Think about what the minimum viable product looks like; how can it be low in cost, how can I quickly obtain the set of data from my production data and move it to where it needs to go, how can I secure it, how can I repeat it and how can I test and validate my data before I visualise it, and how will I actually visualise my answers.

When it comes to quickly implementing a platform that can provide obfuscation and masking, while also providing data virtualisation capabilities with minimal effort, consider the Delphix Dynamic Data Platform. Attempting these tasks manually is a massive time sink to your data project, so why not utilise an out of the box solution that can provide all of the above so that time and effort are spent on answering the question put forward by your business?

Step 3: Socialise and repeat.

Now that we’ve come up with our amazing solution that is powered by a virtualised, obfuscated and validated version of our production data, presented by an amazing business intelligence dashboard through a repeatable process, what’s next? Well, socialise the answer. Put this into the hands of all the staff who asked the question in the first place. This is the ultimate way to test, and may either get the thumbs up or the thumbs down, but will solicit a lot of valuable constructive feedback.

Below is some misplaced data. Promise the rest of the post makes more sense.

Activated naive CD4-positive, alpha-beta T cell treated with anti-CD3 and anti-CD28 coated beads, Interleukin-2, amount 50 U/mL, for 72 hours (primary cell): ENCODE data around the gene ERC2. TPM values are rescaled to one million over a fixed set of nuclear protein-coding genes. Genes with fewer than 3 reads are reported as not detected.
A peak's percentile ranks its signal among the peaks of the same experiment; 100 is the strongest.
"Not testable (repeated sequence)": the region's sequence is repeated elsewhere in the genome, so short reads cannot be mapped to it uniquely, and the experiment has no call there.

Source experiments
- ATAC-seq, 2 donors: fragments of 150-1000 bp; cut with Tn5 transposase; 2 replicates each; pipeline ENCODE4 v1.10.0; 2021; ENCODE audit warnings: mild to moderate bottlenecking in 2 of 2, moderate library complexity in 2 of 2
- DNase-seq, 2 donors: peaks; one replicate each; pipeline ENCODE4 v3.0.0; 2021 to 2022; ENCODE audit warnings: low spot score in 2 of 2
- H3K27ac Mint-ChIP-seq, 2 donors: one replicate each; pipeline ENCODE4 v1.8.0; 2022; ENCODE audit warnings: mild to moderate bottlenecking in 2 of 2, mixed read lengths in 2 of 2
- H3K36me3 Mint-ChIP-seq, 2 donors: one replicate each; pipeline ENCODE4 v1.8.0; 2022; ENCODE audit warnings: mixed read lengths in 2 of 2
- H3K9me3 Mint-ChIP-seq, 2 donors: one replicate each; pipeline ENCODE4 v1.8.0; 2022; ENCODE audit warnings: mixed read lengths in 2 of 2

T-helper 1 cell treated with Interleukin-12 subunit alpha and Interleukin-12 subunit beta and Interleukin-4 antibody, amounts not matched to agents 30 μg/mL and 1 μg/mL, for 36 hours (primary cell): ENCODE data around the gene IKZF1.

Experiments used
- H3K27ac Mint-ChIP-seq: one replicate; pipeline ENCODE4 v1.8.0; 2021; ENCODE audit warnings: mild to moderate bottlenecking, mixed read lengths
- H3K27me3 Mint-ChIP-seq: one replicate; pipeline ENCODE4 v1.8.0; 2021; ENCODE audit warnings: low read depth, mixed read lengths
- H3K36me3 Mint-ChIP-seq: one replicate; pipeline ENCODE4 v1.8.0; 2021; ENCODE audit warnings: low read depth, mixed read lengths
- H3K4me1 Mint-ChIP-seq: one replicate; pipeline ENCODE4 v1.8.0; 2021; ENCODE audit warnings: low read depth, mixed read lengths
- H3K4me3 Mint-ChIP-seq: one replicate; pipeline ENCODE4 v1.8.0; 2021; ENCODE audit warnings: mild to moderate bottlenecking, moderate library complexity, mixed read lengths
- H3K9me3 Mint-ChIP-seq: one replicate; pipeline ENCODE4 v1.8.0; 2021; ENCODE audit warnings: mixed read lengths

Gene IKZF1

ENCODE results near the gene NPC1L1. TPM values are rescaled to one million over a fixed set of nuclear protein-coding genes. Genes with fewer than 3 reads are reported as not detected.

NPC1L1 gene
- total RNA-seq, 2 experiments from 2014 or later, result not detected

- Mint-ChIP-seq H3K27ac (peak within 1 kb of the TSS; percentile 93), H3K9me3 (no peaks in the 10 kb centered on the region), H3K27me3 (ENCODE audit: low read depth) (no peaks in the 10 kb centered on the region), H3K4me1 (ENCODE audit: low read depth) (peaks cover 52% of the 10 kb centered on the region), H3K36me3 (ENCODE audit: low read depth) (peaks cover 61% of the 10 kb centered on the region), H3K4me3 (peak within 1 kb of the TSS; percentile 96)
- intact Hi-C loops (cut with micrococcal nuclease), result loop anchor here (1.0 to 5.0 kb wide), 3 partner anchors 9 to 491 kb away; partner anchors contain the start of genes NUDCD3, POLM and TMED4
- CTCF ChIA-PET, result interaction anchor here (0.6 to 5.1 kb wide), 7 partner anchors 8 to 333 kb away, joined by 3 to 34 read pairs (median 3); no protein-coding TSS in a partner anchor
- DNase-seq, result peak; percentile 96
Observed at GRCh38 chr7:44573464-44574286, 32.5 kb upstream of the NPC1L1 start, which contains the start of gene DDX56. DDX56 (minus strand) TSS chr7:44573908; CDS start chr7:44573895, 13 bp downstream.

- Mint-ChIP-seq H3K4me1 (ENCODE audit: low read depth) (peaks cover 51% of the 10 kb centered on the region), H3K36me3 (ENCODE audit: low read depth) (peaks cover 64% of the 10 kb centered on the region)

Failing fast with a feedback loop is a terrific way to tweak your solution over and over until it’s correct for the consumers, in this case the very same people for whom it was created. There is no point in keeping consumers in the dark until the very end of development. They are the ultimate test that no technology or pipeline can ever replace. We often find it’s useful to collate their ongoing inputs in the form of a feedback register, even keeping that register open post acceptance to help create a systematic way of providing constant improvements to the now working implementation. 


DataOps has the power to bring people and technology together to eliminate data friction as a barrier to innovation.

Get your questions and engagement from the business, start small, reduce your time to market by using market-leading tools and socialise for rapid feedback loops. Your people are the greatest asset available to any data project and should be used as much as possible. 

If you’re looking to get started on your DataOps journey or would like to start to think differently about how you approach your existing data projects, reach out to us at AtlasPlato or Delphix today.